SA companies, facing economic slowdown, must develop and implement aggressive growth strategies in their core business areas if they are to build solid foundations that will propel them ahead of competitors over the next two years.
A thoughtful, managed risk strategy is essential to survive and enjoy the rewards after the recession.
A thoughtful, managed risk is an investment in core business. It is especially valuable when the market is down and competitors, fearful of investing in uncertain times, bury their heads to weather the storm.
As the rand battles against the dollar and the pound, management teams are increasingly looking to hedge their bets by investing overseas. However, you need to think very carefully before investing in offshore companies; if this strategy is not carefully thought through if the acquisition does not leverage the core business in SA so that the latter can truly add significant value to the company being acquired the risk is neither thoughtful nor managed, and you will get burnt.
Local firms are smaller and less well capitalised than their global counterparts, so the risks associated with investing in growth through recession are significant, but the rewards are handsome, because your business will come out of the slowdown ahead of competitors.
It is unusual for companies to plan adequately for growth in uncertain times. An analysis of 377 Fortune 500 companies and interviews with nearly 200 senior executives indicate that during recession management goes through three phases of reaction: denial, then as the downturn deepens there is overreaction with across-the-board spending cuts, and finally, when there are signs of a recovery, management overspends.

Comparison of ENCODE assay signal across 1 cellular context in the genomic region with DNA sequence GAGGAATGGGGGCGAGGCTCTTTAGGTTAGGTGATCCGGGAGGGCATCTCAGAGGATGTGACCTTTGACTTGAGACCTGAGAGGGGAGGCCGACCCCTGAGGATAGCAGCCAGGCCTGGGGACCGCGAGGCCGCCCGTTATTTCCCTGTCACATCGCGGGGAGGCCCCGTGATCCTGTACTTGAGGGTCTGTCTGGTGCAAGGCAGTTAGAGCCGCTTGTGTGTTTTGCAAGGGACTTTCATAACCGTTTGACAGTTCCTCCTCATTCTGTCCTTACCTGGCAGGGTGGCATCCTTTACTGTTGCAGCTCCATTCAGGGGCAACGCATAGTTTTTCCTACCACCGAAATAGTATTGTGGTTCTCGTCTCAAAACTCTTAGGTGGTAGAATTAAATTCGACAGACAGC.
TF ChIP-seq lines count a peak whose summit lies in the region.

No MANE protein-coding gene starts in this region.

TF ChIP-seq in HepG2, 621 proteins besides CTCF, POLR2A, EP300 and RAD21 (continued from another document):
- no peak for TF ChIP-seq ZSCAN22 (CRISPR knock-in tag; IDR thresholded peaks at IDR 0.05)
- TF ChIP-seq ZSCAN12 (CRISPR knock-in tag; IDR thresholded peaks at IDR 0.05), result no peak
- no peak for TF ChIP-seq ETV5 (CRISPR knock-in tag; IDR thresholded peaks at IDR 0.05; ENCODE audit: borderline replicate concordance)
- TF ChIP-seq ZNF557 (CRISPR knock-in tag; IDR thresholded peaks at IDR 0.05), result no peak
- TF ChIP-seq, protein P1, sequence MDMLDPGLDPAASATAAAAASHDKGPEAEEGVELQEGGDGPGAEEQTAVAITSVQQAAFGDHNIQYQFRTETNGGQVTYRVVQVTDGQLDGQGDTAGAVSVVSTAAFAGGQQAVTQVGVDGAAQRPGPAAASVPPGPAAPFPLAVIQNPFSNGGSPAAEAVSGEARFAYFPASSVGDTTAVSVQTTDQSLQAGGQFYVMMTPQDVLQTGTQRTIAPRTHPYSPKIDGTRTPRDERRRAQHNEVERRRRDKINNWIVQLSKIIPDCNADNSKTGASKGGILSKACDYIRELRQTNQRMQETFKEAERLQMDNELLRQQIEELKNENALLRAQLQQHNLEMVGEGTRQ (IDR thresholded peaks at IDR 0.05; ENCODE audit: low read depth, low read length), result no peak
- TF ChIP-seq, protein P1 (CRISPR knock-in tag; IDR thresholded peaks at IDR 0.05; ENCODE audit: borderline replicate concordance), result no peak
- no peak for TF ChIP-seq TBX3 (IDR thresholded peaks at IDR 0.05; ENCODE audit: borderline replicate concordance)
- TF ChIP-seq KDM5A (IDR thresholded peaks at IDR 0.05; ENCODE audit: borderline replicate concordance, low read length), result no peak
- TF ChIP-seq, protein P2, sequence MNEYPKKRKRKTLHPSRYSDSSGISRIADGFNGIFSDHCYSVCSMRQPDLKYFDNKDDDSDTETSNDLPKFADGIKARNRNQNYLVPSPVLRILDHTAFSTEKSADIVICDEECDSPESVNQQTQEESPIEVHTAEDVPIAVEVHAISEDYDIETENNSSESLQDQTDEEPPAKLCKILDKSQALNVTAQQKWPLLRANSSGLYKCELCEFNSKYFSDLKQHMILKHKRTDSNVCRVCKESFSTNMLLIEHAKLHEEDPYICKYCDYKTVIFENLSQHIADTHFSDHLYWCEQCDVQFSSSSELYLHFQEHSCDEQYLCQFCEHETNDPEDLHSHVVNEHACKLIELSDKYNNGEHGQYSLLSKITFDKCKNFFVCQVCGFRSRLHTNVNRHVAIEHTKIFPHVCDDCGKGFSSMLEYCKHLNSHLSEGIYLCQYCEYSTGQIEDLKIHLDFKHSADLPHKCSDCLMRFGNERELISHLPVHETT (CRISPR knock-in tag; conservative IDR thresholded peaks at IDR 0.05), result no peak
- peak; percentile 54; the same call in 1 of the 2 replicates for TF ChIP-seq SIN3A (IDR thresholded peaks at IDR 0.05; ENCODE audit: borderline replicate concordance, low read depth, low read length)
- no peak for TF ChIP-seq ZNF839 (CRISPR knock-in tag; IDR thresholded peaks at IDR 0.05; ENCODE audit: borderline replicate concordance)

Companies that fail to plan ahead will find themselves planning while in crisis. This often leads to overwhelming and potentially destructive changes during recession, including mass retrenchments. A study of 288 Fortune 500 companies that endured the previous US recession showed that the stock prices of companies which dismissed more than 3% of their workforce performed no better during a threeyear period than those that made smaller cuts or none at all.
Taking drastic steps to control spending can also be dangerous. It is crucial that management acts consistently in good times and bad and manages costs relentlessly all the time.
The companies that will emerge from the downturn the strongest will be those that use this time of uncertainty to their advantage. They will improve market position through targeted investment in their core business either by adding capacity or capability. They will spend on bargain acquisitions to gain market share and take leadership positions. They will also avoid diversification, because it dilutes focus on strengthening the core business.
By being proactive and remaining focused on their core business they will outperform hesitant and struggling competitors.
However, being proactive does not mean overspending particularly as the economy shows signs of relief. Spending that dramatically outpaces growth will eventually force Draconian cost cuts.
Henske is a partner with global consulting firm Bain & Company.